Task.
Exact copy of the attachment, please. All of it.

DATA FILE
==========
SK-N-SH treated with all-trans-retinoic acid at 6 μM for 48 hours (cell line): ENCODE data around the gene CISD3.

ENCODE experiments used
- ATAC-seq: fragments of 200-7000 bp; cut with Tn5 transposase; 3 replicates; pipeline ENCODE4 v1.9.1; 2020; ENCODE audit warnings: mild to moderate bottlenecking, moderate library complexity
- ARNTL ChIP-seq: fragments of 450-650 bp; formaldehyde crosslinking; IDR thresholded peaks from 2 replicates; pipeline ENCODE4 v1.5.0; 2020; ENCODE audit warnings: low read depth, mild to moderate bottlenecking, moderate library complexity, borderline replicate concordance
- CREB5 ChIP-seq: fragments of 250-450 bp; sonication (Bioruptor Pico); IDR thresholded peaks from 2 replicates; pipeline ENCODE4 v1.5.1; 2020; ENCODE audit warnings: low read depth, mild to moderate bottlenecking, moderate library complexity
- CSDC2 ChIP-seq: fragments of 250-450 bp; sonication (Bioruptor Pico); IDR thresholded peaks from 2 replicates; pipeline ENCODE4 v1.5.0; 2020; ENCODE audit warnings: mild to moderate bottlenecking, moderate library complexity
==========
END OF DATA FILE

SK-N-SH treated with all-trans-retinoic acid at 6 μM for 48 hours (cell line): ENCODE data around the gene CISD3.

ENCODE experiments used
- ATAC-seq: fragments of 200-7000 bp; cut with Tn5 transposase; 3 replicates; pipeline ENCODE4 v1.9.1; 2020; ENCODE audit warnings: mild to moderate bottlenecking, moderate library complexity
- ARNTL ChIP-seq: fragments of 450-650 bp; formaldehyde crosslinking; IDR thresholded peaks from 2 replicates; pipeline ENCODE4 v1.5.0; 2020; ENCODE audit warnings: low read depth, mild to moderate bottlenecking, moderate library complexity, borderline replicate concordance
- CREB5 ChIP-seq: fragments of 250-450 bp; sonication (Bioruptor Pico); IDR thresholded peaks from 2 replicates; pipeline ENCODE4 v1.5.1; 2020; ENCODE audit warnings: low read depth, mild to moderate bottlenecking, moderate library complexity
- CSDC2 ChIP-seq: fragments of 250-450 bp; sonication (Bioruptor Pico); IDR thresholded peaks from 2 replicates; pipeline ENCODE4 v1.5.0; 2020; ENCODE audit warnings: mild to moderate bottlenecking, moderate library complexity